\begin{solution}[options]
solution text
\end{solution}

As with the question environment, the solution environment also allows the print boolean key in its ⟨options⟩, but by default it's false. The name key is also available in ⟨options⟩ and can be used to replace the default “Solution” text that precedes the solution number.

Example:

\begin{question}
What is the main drawback of ray guns?
\end{question}
\begin{solution}
Overheating.
\end{solution}

By default, the question will appear but the solution won't be displayed. The default result is:

Exercise 1.
What is the main drawback of ray guns?

End of Image.


If you want the solutions to appear where they are defined (that is, after their associated question), you can just add the following:

\SetupExSheets[solution]{print=true}

or

\SetupExSheets{solution/print=true}

However, if you want the solutions to appear later (for example, at the end of the document) you can use

\printsolutions[settings]

at the place where you want the solutions. Note that this command must only be used after all the solutions have been defined. The optional argument is a key=value list. Options include:

chapter
If no value is specified, all solutions to the questions defined in the current chapter are listed. If a value is specified, it may be a comma-separated list or range of chapter numbers. For example, chapter={1-7,10} means chapters one to seven and chapter ten. Remember to use braces around the value if it contains commas.

section
Analogous to the chapter option, but for sections. As above, the value may be omitted, in which case the current section is assumed, or may be a comma-separated list or range of values.

byID
The value should be a comma-separated list of IDs identifying the questions whose solutions should be printed. (Recall the ID option that can be used when you define a question.)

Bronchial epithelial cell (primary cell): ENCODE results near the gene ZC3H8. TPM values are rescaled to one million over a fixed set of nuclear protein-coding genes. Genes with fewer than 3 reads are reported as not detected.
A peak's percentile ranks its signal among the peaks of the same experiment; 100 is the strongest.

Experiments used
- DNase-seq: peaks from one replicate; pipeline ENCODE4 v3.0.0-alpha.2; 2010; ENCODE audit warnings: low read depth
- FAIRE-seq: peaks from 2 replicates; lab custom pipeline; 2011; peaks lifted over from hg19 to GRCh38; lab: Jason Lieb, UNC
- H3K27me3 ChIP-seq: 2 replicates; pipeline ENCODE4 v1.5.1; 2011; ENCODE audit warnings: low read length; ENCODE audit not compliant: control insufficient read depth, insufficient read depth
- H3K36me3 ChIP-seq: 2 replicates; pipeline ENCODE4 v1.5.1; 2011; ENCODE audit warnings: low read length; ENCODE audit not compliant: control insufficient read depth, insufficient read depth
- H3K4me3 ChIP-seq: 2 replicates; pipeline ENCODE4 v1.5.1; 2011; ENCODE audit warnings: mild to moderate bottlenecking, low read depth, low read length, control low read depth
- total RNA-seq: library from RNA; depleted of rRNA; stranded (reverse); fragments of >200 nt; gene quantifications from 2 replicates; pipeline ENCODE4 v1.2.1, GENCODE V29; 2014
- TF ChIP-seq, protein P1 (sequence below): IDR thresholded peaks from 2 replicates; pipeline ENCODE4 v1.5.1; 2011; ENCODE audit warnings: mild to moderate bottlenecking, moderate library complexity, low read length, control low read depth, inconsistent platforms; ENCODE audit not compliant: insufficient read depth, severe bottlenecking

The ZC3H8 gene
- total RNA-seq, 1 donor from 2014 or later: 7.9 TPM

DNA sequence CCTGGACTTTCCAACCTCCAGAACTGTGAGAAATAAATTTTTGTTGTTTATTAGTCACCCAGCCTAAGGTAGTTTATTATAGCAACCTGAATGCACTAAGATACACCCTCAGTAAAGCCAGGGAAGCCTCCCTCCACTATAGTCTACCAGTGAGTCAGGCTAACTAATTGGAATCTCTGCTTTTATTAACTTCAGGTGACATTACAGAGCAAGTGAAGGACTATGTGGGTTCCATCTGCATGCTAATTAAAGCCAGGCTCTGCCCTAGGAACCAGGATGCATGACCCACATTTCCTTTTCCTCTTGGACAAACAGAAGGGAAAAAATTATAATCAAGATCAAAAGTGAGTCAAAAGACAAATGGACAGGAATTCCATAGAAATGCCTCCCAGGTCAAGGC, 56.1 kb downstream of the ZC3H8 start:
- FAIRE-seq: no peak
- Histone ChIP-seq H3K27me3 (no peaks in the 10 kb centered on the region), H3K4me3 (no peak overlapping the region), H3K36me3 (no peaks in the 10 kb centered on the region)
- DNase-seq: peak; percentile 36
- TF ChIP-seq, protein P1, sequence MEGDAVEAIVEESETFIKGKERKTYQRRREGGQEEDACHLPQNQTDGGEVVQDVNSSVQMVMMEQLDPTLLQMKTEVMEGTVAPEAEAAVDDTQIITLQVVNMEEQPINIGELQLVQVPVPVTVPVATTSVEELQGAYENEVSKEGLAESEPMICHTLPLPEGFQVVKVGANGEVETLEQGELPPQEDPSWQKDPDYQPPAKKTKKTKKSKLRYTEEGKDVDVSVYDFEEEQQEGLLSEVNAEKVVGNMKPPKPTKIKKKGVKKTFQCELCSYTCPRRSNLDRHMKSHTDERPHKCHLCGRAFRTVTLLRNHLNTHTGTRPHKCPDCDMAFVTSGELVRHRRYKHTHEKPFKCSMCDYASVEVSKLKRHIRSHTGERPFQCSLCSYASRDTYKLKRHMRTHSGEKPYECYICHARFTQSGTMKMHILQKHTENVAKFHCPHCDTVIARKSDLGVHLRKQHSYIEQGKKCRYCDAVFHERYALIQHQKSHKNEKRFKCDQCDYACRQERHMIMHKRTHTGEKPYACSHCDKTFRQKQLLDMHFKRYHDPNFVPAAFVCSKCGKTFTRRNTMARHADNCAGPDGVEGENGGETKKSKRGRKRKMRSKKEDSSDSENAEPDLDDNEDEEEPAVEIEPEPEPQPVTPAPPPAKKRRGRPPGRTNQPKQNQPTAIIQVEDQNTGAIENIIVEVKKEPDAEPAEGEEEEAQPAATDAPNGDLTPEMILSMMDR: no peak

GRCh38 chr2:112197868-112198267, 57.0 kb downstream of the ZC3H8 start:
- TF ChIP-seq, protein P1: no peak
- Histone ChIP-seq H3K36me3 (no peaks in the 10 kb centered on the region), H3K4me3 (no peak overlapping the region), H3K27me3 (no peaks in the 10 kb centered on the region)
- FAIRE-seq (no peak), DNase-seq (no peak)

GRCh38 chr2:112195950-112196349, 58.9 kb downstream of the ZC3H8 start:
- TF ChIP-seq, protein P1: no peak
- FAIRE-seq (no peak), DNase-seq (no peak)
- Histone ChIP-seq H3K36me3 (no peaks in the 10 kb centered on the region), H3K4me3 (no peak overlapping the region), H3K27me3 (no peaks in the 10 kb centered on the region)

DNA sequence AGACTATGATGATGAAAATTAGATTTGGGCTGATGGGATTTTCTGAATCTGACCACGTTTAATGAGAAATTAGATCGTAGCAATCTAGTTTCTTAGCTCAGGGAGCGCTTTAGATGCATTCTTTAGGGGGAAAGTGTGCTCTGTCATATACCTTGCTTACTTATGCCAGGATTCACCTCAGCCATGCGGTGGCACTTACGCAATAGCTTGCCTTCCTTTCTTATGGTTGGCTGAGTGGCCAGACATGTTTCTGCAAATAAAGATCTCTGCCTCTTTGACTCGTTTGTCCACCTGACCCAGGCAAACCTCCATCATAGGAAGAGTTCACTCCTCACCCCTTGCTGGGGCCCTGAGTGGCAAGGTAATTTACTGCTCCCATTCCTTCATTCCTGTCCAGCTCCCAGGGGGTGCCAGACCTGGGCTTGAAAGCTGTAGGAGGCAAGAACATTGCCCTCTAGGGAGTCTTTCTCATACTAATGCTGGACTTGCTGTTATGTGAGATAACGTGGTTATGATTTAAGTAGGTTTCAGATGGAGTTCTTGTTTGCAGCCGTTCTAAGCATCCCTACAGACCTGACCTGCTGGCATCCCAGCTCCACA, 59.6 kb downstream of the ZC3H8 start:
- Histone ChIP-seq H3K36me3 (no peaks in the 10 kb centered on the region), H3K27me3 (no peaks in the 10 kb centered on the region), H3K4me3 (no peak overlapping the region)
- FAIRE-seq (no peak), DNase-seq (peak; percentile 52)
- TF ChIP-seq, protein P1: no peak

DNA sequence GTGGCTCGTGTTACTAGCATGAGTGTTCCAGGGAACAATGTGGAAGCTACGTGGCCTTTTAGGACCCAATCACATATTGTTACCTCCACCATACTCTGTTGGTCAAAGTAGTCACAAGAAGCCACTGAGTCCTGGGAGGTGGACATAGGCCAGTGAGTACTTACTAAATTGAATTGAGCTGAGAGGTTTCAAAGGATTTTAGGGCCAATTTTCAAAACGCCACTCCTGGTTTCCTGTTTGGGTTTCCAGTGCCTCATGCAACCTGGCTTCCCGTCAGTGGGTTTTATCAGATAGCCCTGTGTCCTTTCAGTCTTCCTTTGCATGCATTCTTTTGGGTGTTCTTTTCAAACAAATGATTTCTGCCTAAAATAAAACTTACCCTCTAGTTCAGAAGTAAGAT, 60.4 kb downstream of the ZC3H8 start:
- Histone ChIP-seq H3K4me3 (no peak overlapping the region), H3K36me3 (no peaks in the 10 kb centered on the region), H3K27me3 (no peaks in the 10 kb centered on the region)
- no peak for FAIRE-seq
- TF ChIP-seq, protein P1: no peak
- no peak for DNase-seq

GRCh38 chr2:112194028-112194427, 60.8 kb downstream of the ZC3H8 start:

The solutions are sorted automatically according to their order of definition. If you want to prevent this sorting (so that they are, instead, listed in the order specified in the value of byID) you can use the sorted boolean key in the solution module. The sorted key isn't required if the byID key isn't used.

Questions can be assigned to a “class”, which could represent the difficulty level or similar attribute. As described earlier, this is done via the class key when you define a question. You can specify that only questions belonging to a certain class, or list of classes, should be included using the use-classes option. For example:

\SetupExSheets{use-classes={easy,medium,hard}}

indicates to only use those questions that have been assigned to one of the classes: easy, medium or hard. Any questions that haven't been assigned to one of those classes will be discarded.

Similarly, questions can be assigned to a topic using the topic key in the optional argument of the question environment. The option use-topics is analogous to use-classes. There are other commands that allow you to assign properties to questions, but for brevity these are omitted here.

As with the exam class, you can also access the total points and, as before, you need at least two LaTeX runs to get an up-to-date value.

\pointsum

Prints the total number of points (excluding bonus points). This command also has a starred version that omits the “unit”, which is “P.” by default.

\bonussum